Secrets, Corners, Words & Poems, Drawers, Chests, and Wardrobes…

Secrets, Corners, Words & Poems, Drawers, Chests, and Wardrobes…

This post is a musing—a dissecting, dis-contextual reconnecting of excerpts from “the poetics of space” by Gaston Bachelard.

Faced with any new object, reason asks ‘which of its earlier categories the new object belongs? In which ready-to-open drawer shall we put it?’ ”Can every new object be categorized or fit neatly and appropriately into the “ready-to-open” drawer? NO! “The concept soon becomes lifeless thinking since, by definition, it is classified thinking… Our philosopher dislikes compartmented arguments.”

With the theme of drawers, chests, and wardrobes, we shall resume contact with the unfathomable store of daydreams of intimacy… [I]mages of intimacy that are in harmony with drawers and chests, as also with all the other hiding-places in which human beings, great dreamers of locks, keep or hide their secrets… A lock is a psychological threshold… like a heart that confides in no one, the key is not on the door… He who buries a treasure buries himself with it… The power that opens and shuts must possess the power of life…” Open Sesame:  “And what secret pressure, what soft words, are needed to gain access to a spirit…”

…[I]n memory words are not deposited ‘in a cerebral or any other kind of drawer.’” How much does memory serve us? And can it serve us if we do not live somewhat in the past? There are those who have touched us, though our memories of them do not superimpose themselves on our thoughts. Yet, upon the hearing of their passing, a pricking of the heart reminds us that they made a difference.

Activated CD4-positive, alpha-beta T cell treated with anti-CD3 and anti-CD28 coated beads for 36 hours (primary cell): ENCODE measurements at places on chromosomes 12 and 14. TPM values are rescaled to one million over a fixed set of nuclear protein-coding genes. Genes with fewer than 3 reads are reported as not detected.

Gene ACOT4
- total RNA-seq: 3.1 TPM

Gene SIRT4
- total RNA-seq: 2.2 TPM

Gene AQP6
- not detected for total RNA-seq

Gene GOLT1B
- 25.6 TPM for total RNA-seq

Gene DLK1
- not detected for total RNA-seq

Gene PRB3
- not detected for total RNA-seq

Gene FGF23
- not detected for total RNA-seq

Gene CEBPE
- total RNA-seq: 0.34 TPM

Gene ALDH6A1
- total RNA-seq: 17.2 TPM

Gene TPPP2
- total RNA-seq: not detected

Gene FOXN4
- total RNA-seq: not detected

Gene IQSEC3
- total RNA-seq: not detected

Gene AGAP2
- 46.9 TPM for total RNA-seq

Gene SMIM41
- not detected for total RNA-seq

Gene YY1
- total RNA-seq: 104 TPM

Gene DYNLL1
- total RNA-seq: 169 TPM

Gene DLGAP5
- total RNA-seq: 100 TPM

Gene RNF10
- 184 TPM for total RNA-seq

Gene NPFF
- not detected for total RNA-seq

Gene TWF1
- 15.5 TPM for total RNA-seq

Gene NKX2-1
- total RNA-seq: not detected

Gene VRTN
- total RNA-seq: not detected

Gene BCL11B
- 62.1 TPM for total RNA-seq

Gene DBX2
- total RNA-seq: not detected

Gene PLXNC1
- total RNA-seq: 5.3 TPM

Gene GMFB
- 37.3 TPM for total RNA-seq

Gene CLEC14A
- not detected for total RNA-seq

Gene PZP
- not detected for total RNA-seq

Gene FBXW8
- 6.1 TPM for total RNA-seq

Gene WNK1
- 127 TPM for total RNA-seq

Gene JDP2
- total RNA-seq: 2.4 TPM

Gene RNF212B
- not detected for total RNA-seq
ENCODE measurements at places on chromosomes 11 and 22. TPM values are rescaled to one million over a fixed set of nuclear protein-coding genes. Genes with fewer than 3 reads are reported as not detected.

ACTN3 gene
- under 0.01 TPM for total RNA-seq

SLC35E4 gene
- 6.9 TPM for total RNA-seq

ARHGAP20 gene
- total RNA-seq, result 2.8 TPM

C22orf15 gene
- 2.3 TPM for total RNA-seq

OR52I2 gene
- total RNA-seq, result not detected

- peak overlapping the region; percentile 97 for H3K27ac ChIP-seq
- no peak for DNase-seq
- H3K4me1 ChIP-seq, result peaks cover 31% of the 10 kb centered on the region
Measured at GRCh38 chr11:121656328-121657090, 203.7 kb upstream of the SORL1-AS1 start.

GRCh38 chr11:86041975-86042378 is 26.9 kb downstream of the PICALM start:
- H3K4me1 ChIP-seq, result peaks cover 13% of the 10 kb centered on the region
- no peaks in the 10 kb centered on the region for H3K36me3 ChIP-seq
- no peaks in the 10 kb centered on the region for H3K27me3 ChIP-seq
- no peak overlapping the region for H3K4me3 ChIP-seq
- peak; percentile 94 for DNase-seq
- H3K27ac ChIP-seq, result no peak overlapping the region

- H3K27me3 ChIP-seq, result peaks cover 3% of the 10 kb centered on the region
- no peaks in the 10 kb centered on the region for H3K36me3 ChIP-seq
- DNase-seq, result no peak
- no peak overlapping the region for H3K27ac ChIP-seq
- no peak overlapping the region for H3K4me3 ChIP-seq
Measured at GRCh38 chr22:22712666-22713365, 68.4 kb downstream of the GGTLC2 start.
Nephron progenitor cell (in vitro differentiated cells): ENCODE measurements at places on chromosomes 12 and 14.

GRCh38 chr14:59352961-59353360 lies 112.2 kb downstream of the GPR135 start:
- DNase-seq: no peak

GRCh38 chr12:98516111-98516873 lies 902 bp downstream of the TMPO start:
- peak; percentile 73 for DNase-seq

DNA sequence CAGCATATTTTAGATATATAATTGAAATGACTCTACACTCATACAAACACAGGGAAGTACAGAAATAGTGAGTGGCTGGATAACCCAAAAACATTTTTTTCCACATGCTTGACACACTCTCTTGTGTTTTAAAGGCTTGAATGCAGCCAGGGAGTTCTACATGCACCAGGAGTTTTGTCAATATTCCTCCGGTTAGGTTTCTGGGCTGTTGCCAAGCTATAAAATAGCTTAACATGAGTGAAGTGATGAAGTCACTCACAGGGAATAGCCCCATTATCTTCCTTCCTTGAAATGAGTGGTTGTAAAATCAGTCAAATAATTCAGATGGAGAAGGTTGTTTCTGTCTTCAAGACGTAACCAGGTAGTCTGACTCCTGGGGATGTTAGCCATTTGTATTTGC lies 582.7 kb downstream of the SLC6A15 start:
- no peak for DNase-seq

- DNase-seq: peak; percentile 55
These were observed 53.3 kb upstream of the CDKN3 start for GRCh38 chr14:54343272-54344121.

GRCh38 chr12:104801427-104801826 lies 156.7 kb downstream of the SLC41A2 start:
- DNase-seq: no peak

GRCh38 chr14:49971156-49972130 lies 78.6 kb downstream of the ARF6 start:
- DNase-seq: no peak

“…[A]n image… confers being upon us… [I]mage is a phenomenon of being… [A]n image that issues from the imagination is not subject to verification by reality… [T]he poet has given concrete form to a very general psychological theme, namely, that there will always be more things in a closed than an open box. To verify images kills them, and it is always more enriching to imagine than to experience.” Or in the words of Slavoj Žižek: “And, of course, we have a perfect name for fantasy realised. It’s called ‘nightmare’.”

…[T]he corner is a chamber of being… For to great dreamers of corners and holes nothing is ever empty.”

“I am the space where I am.” (Noel Arnaud)

…[A] syncretism of of sensitivity keeps words from crystallinzing into perfect solids… Language dreams… We must listen to poets… [B]ut even when the criticism of reason, the scorn of philosophy and poetic traditions unite to turn us from the poet’s labyrinthine dreams, it remains nonetheless true that the poet has made a trap for dreamers out of his poem. As for me, I let myself be caught.”